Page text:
In 2010 my second year Yiddish class attended Holocaust ethnomusicologist Dr Joseph “Yosl” Toltz’s guest lecture in Sydney University’s Holocaust class. Two years later Yosl and I run Sydney’s first and only all-Yiddish choir: Dos Pintele Syd.

Tragically, 2010 was the last year Sydney University ran the Yiddish program. The remaining students made a cameo appearance at Monash University’s Yiddish program via videoconference, then set off for the Yiddish Book Center’s Steiner Summer Program in Yiddish to complete our degrees. There I joined the Cowl Jewish Leadership Program, enabling students to bring Yiddish and Jewish culture to campuses across the US, and now Australia.

We are ever grateful for the Book Center’s support, but private grants such as ours are one of the many symptoms of a society that does not value culture, especially cultures beyond the mainstream. Cultural initiatives in the US, and increasingly in Australia, are driven by the private funding of individual donors or foundations. Anthropologists, historians and linguists must continually prove their cultural worth in projected dividends. Yiddish departments across the world struggle to make ends meet, here the SBS radio was forced to suspend its Yiddish and Israeli Hebrew programming over the summer due to budgetary and demographic limitations. Without serious state funding for education and cultural programs, Yiddish and every other minority culture face a deepening existential crisis.

On top of the increasingly privatised nature of culture, Yiddishists have faced the internal kulturkampf (culture war). Since its emergence Yiddish had been relegated to the margins of Jewish culture as women’s language, a shtetl language, a revolutionary’s language. With the near-hegemony of Israeli Hebrew as the Jewish language after the Holocaust, the kulturkampf continues quietly. Yiddishists the world over struggle to find a home for themselves and their culture. In Sydney we confront especially arid terrain for Yiddish. This is in part demographic, many of our communities never spoke Yiddish to begin with. But there are few Yiddish cultural initiatives, and those who love Yiddish find little support from the Jewish community at large.

In recent years some Yiddishists have turned to translation as their major cultural undertaking. Their projects are immensely valuable, but in some sense translation takes the Yiddish out of Yiddish. Translation alone is a bandaid for a bullet wound: it fails to address waning Yiddish literacy, education and institutional support. Dos Pintele Syd aims to deal with this issue, or at least provide a stronger bandaid. We learn music in transliteration and native Yiddish speakers translate as we go. We share poetic and professional translations to deepen our understandings of the text. We discuss the lives of the composers and poets. When linguistic or cultural idioms appear, we discuss them collectively, based on our different experiences – mame-loshen, university, Synagogue, musicianship. Every song is in Yiddish, and every song raises a question about poetry, folk culture, activism, children, festivals, antisemitism.  In the absence of the hallmarks of Yiddish life – Yiddish schools, theatres and papers – Dos Pintele Syd seeks to put Yiddish back on Sydney’s cultural map in a way that celebrates and expands Yiddish on its own terms. Remarkably, our membership is at least one third non-Jewish, and the demographic scales and sliding further in that direction. This suggests that text translation is by no means the only avenue for accessibility.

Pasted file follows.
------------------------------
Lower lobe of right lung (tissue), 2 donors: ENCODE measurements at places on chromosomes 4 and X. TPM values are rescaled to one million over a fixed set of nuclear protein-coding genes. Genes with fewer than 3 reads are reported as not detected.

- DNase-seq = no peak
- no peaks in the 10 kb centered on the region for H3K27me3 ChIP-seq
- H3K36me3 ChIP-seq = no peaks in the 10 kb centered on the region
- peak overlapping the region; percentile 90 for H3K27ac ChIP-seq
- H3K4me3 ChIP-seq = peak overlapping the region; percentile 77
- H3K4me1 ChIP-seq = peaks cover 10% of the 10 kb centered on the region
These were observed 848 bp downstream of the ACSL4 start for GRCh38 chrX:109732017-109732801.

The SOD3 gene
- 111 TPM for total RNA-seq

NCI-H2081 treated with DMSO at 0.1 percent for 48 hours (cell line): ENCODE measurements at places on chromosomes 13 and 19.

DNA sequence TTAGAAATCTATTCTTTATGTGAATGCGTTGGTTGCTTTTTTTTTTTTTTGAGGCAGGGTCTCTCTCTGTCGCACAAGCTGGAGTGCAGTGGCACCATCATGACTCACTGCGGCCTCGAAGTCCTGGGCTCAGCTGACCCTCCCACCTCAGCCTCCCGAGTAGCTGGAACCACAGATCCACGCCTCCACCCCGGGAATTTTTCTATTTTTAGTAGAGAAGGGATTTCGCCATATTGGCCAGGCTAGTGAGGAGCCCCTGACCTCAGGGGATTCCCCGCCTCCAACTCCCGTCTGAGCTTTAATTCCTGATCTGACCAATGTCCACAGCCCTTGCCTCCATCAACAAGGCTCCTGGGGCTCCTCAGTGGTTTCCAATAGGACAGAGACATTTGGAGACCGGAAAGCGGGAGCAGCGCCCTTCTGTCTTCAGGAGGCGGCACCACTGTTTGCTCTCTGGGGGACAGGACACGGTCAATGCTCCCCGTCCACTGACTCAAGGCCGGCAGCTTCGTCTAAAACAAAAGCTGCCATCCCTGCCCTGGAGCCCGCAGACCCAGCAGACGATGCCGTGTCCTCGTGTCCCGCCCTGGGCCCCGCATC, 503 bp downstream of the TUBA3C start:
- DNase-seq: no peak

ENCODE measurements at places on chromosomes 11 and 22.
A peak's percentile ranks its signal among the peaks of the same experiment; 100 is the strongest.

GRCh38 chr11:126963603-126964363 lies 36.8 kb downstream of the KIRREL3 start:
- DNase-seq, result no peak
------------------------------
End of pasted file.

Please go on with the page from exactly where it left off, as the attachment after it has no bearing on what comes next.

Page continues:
Dos Pintele Syd joins the growing list of cultural initiatives across the world reclaiming and re-energising Yiddish culture. One member explained: “The Yiddish language to me is the most expressive of all languages. It is filled with heart and soul. Similarly the music is magic – so emotionally rich – nothing compares with it.” Another described the importance of Dos Pintele Syd: “By grouping together and singing in Yiddish as we have in our Yiddish Choir is one way of maintaining our most precious Yiddish language… I also love Yiddish and singing songs many of which I remember from my childhood.”

Yiddish is the indispensible thread that holds together the fabric of Eastern European Jewish history and culture. Like every Yiddish endeavour, Dos Pintele Syd’s value is enormous, but its survival is contingent on more support – moral, membership and especially material. The growing success of Dos Pintele Syd is cause for hope that, despite what the pundits say, Yiddish is here to stay. I look forward not only to a flourishing Yiddish choir, but the reinstatement of the Sydney University Yiddish department, Yiddish literature being made accessible to all, and a society that engenders Yiddish with the innate value it deserves. Dos Pintele Syd is proud to be part of this process.

 

Dos Pintele Syd rehearses fortnightly on Tuesdays at 7:30pm in Newtown Shul, 20 Georgina Street, Newtown. Email sydney.yiddish@gmail.com or contact Clare on 0415 821 485, or find us on Facebook under ‘Dos Pintele Syd’.